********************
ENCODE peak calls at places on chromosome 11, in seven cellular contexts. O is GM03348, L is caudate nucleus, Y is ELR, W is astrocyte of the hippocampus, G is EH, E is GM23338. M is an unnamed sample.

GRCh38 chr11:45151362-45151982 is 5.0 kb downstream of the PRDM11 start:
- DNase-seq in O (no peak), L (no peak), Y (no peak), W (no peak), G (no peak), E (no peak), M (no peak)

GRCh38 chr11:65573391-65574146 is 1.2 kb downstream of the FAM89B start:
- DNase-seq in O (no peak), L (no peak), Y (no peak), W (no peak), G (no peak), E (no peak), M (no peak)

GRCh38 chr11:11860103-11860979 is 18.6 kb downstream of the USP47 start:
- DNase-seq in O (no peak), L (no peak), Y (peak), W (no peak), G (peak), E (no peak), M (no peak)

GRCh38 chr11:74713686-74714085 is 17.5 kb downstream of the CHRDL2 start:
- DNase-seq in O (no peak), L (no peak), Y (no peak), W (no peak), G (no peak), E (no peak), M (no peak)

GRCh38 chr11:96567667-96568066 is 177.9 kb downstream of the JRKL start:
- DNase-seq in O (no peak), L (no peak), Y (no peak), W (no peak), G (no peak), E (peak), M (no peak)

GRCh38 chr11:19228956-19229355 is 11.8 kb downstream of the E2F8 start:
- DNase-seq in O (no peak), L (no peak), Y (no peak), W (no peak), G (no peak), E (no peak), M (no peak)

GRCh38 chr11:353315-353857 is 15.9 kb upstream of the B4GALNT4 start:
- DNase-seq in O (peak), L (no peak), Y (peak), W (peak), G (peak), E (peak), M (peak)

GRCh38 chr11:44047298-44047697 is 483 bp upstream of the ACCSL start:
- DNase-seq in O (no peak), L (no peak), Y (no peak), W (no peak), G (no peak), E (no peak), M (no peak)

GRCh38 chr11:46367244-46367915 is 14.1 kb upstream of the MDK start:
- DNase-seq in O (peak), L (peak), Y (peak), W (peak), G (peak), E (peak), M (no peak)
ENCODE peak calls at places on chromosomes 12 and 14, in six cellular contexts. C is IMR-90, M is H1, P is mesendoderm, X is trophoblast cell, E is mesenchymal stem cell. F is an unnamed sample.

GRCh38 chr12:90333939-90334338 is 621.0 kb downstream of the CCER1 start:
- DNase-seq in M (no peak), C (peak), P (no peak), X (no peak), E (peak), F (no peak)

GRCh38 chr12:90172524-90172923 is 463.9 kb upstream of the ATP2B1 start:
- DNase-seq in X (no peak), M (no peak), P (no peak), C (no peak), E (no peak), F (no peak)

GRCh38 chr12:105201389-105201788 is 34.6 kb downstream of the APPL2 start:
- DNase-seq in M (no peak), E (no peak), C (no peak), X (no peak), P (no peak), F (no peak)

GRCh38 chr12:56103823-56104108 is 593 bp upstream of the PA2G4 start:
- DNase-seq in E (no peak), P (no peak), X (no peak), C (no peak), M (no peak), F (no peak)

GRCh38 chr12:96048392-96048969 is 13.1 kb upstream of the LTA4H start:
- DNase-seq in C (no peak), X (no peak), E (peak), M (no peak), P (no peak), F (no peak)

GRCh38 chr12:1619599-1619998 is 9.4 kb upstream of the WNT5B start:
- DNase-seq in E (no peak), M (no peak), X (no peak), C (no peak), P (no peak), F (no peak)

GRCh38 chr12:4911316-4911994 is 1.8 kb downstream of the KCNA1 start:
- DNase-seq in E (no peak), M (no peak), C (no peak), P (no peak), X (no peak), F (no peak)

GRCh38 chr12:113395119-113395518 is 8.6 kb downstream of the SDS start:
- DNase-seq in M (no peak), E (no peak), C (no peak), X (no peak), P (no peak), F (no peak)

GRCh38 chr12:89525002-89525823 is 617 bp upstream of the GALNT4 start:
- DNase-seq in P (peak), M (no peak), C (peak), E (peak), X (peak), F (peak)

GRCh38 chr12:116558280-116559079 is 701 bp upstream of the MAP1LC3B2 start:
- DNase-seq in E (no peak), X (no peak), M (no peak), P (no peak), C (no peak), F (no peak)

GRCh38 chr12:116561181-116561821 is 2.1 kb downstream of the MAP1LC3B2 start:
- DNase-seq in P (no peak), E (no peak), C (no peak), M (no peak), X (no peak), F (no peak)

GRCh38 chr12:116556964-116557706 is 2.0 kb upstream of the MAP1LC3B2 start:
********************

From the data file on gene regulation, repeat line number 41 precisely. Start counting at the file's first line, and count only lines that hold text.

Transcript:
GRCh38 chr12:116561181-116561821 is 2.1 kb downstream of the MAP1LC3B2 start: